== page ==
March 2nd, 2010
01:32 PM GMT
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As I sit on the floor at the Toyota stand at the Geneva Motor Show – such is the crush at the moment – waiting to interview a European executive, the troubled Japanese car maker's sporty prototype, FT-86, silently rotates on its platform, much to the excitement of the motor media trade.

Toyota's sporty prototype, the FT-86S.
Toyota's sporty prototype, the FT-86S.

This red sports car is touted by Toyota as a return to "exciting and emotional" products.

There are no outward signs that the world's biggest automaker is facing so many bumps in the road.

But the car industry thinks long term. Toyota is showing its third generation Prius in Europe for the first time, a Prius plug in – a first for me – and a massive roll out of Hybrid technology for many of its smaller cars.

John Fleming of Ford Europe told me it sees no impact, good or bad, from the Toyota mess.

Meanwhile, the CEO of Aston Martin proudly showed off its smallest car, the tiny Cygnet, which is based on the Toyota iQ.  It’s a heck of a gamble for a super luxury brand to introduce a small Toyota-based model with the AM wings.

Starting at 30,000 euros ($40,461), the company says its customers would use it to nip around the city before jumping into a bigger model for the evening.

Images from Geneva Motor Show

For all the wrong reasons, the Geneva Motor Show is Toyota's show. People here wonder when the company can get back to worrying about being number one?

Watch my interview with Andrea Formica, Toyota Europe's Senior Vice President, on Quest Means Business on Wednesday at 2000 CET, 0300 HK.

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Filed under: AsiaBusinessJapanTechnology


soundoff (9 Responses)
  1. Bora-bora

    Troubled Japanese car maker? How long will you continue to beat the dead horse sniding Toyota?
    Why don't you come yet with the fresh news about the General Motors latest car recall?? Too bad for the CNN news?

    March 2, 2010 at 2:43 pm |
  2. Irvine Mawere

    looking good thats all, after all that unwanted Congressional hearing, this is something to look forward to, right??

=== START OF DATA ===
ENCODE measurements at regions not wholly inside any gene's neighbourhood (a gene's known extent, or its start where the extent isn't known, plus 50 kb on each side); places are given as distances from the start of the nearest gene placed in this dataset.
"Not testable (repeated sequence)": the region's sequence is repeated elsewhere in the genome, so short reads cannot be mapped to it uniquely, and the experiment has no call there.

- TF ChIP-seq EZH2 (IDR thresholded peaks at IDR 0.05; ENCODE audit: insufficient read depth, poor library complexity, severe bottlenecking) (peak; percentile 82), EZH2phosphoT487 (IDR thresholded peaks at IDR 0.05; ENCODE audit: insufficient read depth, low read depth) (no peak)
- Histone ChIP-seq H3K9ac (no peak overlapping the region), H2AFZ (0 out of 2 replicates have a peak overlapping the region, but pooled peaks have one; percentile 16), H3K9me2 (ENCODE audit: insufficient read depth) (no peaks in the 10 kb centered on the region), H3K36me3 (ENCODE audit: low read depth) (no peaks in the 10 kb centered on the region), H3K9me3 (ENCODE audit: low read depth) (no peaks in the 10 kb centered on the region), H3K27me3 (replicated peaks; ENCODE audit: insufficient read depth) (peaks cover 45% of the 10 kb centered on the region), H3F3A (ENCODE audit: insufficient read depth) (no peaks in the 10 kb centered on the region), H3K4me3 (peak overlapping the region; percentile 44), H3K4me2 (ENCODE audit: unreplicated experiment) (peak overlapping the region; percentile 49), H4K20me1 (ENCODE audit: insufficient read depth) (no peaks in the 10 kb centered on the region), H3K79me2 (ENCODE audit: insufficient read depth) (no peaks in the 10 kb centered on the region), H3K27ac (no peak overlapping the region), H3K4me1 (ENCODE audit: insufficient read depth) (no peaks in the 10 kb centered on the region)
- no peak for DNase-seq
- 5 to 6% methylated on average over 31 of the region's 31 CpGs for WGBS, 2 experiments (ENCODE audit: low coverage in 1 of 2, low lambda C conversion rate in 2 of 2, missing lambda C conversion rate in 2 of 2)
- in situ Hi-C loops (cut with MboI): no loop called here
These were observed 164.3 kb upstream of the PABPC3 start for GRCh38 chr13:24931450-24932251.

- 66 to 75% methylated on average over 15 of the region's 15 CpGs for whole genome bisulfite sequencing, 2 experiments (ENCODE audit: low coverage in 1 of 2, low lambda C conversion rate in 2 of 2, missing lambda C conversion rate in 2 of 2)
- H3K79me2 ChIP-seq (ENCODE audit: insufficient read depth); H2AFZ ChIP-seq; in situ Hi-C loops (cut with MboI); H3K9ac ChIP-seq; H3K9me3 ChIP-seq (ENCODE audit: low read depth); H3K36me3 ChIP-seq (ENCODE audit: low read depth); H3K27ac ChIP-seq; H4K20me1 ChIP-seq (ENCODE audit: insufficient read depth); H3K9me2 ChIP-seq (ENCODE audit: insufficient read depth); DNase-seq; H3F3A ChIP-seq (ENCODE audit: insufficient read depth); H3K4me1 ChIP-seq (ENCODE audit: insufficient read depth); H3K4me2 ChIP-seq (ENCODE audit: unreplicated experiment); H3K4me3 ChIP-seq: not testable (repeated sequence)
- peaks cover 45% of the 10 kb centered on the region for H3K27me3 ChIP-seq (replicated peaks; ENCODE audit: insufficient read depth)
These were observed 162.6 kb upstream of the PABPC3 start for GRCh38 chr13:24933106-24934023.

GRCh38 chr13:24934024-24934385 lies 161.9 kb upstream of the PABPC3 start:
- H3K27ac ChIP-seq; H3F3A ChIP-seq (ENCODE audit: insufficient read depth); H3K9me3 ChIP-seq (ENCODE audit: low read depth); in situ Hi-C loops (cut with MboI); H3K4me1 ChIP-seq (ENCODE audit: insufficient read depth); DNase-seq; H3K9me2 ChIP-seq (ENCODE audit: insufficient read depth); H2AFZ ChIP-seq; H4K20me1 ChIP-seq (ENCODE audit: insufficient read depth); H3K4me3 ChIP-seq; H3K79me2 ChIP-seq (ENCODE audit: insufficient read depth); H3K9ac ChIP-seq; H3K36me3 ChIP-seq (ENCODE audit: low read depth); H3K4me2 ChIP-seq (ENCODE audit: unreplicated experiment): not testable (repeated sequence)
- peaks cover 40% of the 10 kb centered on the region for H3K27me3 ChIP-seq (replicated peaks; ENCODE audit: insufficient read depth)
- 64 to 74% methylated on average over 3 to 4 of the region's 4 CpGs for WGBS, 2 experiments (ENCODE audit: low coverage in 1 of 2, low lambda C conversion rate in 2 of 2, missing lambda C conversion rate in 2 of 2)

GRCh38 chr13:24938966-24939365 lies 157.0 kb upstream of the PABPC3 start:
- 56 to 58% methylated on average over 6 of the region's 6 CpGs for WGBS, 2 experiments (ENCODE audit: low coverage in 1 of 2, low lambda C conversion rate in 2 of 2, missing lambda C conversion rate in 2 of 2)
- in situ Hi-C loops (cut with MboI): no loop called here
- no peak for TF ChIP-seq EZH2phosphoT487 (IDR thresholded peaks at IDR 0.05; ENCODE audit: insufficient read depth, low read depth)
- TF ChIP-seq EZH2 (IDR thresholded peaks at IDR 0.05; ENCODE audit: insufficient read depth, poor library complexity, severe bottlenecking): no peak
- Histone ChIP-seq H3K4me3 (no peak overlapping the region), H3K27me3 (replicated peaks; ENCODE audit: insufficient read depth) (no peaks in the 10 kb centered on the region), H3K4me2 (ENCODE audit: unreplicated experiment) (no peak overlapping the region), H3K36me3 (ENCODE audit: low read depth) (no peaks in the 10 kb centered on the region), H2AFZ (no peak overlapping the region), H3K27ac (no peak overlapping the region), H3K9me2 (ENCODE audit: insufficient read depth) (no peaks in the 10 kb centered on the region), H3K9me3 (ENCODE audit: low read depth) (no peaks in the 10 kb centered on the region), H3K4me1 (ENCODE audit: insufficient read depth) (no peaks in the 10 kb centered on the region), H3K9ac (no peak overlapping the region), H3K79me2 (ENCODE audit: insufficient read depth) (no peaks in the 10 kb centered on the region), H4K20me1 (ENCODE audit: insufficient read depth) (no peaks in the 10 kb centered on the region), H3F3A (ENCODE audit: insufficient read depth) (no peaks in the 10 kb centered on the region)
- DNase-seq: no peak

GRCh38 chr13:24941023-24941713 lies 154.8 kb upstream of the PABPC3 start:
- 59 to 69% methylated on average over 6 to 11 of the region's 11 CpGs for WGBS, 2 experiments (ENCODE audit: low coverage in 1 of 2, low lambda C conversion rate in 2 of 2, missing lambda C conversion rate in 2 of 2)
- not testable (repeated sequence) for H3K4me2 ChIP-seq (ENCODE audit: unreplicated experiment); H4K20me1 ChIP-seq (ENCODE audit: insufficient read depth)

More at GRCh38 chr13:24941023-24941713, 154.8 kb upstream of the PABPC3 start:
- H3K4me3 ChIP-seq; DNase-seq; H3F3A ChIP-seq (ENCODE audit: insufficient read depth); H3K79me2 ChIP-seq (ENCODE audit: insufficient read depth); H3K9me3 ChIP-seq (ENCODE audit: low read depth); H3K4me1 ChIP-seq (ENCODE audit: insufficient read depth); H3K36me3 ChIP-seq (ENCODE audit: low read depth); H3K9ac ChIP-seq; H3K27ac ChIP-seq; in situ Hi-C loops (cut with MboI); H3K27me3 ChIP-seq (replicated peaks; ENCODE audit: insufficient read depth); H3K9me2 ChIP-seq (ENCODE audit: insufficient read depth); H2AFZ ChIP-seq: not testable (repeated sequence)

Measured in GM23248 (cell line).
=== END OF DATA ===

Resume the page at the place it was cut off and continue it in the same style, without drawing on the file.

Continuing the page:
March 2, 2010 at 4:16 pm |
  3. Jeff

    Bora-bora is right i dont know what you mean by troubled Japanese car maker.i have a dodge nitro which stops in the middle of the road for no reason at all and i have to call my wife who drives a Toyota camry its never given a problem even with accelerator problem..by the way it took less than 20minutes to correct it.

    March 3, 2010 at 12:09 pm |
  4. Avrailer (Jeremii)

    So does this mean that toyota is coming back?

    March 4, 2010 at 8:16 pm |
  5. Chief Oracle Officer

    Toyota have earn Billions and they can use it to make more billions. Its just doing business. Hope Toyoda grandson learn his lesson.

    March 5, 2010 at 3:05 am |
  6. Avrailer (Jeremii)

    Wow this was a pointless article... lol

    I'm really beginning to think that someone is trying to stop toyota from making business... Obama?? j/k lol

    March 5, 2010 at 7:55 pm |
  7. john

    I agree with bora-bora. CNN is bashing toyota almost on a daily base. this is not journalism but an attempt of the U.S. car-lobby to disgrace toyota.
    instead of making better cars the GM's decided to bully the smartest kid in class. CNN is just one of the platforms for Toyota bashing. it makes me worried about the lethal mix of news and corporate propaganda.

    March 11, 2010 at 2:46 pm |
  8. Tom

    Toyota and other Auto manufactures recalls and recall repairs could be better addressed if the Auto Insurance companies would stand and adjust premiums accordingly on vehicles with life threatening injury recalls . I am sure the Auto industry would sit up and take notice. After all, it costs the Insurance Industry to prove without a doubt, where the fault lies and to pay benifits. Yes eventually the Party responsible pays, but the "watch word" is " waiting", for that payment. Who is holding the bag and for how long?

    March 15, 2010 at 4:19 pm |
  9. Nick

    It is not possible for the insurance companies to know every single car that might have a defect and then charge customers. This "smearing" of Toyota has nothing to do with the fact that Toyota is making faulty cars and finally someone is actually pointing out that these Japanese cars really just aren't that great. Nissan and GM both make higher quality cars at the moment and this should be viewed as more of a call to Toyota to step up and make better cars.

    March 24, 2010 at 12:01 pm |

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